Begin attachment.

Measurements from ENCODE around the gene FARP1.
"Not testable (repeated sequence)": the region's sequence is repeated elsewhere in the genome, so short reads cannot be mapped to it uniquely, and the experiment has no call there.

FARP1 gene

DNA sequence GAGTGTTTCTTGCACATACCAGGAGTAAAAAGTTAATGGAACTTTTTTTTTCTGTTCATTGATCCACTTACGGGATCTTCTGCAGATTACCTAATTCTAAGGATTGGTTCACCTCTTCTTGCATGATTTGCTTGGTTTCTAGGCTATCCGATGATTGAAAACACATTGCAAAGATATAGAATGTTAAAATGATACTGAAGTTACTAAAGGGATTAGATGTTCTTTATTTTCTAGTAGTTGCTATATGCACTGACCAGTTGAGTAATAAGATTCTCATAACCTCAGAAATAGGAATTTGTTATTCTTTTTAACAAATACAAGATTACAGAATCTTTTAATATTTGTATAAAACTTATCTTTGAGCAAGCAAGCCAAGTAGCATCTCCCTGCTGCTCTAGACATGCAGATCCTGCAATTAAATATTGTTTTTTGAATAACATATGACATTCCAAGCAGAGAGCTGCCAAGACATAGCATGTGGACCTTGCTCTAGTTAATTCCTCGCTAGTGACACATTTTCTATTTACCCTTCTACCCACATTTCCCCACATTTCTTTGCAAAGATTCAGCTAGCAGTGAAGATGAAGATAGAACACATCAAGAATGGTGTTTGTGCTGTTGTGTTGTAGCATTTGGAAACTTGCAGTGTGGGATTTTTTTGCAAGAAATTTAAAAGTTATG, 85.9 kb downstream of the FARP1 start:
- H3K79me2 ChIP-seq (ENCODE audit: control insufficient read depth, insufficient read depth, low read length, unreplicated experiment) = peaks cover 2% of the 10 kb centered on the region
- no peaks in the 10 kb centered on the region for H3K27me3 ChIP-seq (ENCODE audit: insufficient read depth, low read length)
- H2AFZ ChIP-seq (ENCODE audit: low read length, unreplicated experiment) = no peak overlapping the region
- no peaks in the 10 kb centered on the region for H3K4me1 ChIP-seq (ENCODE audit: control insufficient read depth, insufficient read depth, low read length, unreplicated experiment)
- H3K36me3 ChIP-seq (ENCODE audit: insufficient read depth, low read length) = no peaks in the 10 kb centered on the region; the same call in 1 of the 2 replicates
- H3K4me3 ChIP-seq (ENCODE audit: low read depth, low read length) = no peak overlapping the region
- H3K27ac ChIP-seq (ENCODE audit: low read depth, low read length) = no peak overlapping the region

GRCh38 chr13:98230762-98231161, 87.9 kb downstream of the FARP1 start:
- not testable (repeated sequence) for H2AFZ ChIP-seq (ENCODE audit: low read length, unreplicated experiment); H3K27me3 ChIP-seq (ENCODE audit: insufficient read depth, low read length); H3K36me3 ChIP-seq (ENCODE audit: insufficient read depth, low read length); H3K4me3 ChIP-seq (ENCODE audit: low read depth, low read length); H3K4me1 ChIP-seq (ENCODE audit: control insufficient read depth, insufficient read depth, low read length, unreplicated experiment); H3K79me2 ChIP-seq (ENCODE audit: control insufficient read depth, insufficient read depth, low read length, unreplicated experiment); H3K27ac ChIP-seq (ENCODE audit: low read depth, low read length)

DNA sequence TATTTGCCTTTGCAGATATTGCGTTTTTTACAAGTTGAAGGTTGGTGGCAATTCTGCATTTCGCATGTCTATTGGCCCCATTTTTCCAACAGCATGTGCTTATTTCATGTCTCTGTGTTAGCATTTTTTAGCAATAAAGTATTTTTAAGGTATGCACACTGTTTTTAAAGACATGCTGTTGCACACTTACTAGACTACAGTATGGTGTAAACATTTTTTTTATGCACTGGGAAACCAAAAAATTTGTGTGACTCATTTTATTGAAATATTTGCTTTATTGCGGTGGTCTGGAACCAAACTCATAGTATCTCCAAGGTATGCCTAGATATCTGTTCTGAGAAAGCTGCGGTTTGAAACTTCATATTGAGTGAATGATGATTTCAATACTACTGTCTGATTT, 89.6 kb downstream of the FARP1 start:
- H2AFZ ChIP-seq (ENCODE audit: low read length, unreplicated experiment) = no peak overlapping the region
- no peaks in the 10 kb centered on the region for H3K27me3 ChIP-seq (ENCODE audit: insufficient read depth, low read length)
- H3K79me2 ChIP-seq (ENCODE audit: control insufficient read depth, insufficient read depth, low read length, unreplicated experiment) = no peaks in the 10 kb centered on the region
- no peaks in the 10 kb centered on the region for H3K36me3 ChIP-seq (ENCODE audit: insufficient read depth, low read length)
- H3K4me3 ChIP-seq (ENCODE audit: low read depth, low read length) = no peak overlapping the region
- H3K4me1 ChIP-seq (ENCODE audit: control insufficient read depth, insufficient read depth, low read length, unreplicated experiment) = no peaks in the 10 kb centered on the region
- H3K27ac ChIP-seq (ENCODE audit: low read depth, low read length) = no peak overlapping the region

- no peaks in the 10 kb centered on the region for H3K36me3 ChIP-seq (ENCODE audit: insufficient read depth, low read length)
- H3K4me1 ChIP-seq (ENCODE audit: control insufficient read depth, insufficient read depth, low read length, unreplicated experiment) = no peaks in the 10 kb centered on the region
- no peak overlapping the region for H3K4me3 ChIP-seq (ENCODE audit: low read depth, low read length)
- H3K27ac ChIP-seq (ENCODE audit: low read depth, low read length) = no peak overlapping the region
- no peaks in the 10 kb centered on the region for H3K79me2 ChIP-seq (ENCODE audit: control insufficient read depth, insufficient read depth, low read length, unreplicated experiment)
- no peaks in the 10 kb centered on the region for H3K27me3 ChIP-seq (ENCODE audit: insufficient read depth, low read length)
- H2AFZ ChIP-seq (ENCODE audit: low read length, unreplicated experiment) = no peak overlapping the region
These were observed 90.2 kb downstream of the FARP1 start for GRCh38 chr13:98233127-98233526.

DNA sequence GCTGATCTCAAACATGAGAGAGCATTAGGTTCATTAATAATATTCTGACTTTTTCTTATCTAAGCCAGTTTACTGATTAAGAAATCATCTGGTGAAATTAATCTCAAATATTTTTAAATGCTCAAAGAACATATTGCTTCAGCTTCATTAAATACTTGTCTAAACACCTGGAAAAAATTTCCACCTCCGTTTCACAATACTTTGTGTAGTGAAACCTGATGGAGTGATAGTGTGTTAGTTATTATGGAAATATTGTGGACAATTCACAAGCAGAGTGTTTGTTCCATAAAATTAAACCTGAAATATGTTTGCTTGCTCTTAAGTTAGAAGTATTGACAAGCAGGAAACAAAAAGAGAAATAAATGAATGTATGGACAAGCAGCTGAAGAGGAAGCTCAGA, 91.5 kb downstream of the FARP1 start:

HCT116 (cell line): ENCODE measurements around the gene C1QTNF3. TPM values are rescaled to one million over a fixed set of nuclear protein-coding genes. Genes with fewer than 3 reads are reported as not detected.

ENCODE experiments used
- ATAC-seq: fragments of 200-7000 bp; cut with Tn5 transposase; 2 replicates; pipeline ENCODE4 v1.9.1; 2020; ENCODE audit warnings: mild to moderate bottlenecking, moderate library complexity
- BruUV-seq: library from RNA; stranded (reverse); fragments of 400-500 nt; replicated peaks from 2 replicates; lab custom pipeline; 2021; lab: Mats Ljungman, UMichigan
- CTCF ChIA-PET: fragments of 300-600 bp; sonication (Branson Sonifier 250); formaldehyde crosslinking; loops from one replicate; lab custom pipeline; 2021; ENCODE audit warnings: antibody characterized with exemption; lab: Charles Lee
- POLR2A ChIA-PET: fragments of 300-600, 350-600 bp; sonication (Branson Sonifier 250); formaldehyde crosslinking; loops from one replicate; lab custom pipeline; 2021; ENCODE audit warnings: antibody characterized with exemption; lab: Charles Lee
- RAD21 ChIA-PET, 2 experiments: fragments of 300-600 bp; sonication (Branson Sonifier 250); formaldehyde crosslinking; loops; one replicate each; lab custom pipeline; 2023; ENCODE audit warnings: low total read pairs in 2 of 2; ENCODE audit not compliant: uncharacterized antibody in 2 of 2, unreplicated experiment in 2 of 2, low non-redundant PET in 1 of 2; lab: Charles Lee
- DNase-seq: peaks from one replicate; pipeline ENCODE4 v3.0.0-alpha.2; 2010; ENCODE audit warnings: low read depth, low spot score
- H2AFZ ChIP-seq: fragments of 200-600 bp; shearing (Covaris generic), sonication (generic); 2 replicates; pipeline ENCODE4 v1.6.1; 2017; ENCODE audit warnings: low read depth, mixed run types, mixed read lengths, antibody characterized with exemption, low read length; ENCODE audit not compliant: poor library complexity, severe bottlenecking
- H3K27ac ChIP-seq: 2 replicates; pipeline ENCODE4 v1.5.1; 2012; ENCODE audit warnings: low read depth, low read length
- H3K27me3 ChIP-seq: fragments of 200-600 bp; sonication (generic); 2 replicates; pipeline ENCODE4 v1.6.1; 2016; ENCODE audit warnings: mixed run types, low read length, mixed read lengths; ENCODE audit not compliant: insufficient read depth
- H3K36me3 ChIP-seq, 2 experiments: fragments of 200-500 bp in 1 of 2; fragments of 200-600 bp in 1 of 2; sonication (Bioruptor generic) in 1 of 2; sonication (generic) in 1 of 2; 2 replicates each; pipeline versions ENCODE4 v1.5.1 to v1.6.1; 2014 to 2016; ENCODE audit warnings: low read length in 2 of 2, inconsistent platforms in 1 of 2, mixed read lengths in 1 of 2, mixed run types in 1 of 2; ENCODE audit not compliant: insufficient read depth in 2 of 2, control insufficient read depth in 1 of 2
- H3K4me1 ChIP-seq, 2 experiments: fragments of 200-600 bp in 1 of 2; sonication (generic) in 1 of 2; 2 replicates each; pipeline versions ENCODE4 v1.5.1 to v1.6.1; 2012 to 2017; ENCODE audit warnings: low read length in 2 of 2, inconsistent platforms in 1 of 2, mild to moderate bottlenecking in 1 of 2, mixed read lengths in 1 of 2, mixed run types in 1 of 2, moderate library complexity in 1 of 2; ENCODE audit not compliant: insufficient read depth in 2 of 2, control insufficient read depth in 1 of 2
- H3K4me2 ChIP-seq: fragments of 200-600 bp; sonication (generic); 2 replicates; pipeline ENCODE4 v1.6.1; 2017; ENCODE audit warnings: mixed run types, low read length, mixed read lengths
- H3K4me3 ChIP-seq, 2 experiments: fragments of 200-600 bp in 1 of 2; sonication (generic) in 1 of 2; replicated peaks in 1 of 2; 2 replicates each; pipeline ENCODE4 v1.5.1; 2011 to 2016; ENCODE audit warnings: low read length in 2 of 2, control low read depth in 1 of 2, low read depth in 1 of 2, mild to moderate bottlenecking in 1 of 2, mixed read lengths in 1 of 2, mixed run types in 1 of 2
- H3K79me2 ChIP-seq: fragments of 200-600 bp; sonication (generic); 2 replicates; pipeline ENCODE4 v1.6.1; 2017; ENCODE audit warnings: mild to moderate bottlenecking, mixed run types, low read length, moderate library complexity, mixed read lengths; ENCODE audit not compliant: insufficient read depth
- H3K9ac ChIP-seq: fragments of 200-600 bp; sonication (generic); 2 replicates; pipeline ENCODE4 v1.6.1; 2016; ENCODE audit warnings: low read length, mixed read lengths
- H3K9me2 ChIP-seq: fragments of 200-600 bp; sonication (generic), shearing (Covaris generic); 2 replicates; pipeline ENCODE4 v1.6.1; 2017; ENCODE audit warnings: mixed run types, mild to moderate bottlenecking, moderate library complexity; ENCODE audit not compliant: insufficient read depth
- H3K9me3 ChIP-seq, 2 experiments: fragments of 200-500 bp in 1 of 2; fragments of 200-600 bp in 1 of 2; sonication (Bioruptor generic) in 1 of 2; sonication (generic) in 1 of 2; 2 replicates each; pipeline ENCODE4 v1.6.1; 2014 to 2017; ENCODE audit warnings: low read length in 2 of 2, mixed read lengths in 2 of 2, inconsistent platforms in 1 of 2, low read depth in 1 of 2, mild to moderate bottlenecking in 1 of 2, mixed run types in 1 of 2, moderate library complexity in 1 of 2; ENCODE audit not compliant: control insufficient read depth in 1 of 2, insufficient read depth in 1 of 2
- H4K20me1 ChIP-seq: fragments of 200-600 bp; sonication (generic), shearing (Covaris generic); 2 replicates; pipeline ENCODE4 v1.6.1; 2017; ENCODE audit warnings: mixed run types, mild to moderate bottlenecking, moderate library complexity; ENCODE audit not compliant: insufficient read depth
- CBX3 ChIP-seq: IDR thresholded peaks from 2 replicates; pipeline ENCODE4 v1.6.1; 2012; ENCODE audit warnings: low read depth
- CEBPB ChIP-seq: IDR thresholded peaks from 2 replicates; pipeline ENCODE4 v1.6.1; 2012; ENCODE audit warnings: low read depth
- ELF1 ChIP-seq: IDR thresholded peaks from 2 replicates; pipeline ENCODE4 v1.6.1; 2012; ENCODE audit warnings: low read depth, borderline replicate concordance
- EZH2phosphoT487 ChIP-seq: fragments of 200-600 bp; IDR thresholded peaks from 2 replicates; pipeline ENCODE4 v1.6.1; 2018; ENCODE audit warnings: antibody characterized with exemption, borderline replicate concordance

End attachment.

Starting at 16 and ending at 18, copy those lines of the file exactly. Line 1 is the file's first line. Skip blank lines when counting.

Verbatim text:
- no peaks in the 10 kb centered on the region for H3K27me3 ChIP-seq (ENCODE audit: insufficient read depth, low read length)
- H3K79me2 ChIP-seq (ENCODE audit: control insufficient read depth, insufficient read depth, low read length, unreplicated experiment) = no peaks in the 10 kb centered on the region
- no peaks in the 10 kb centered on the region for H3K36me3 ChIP-seq (ENCODE audit: insufficient read depth, low read length)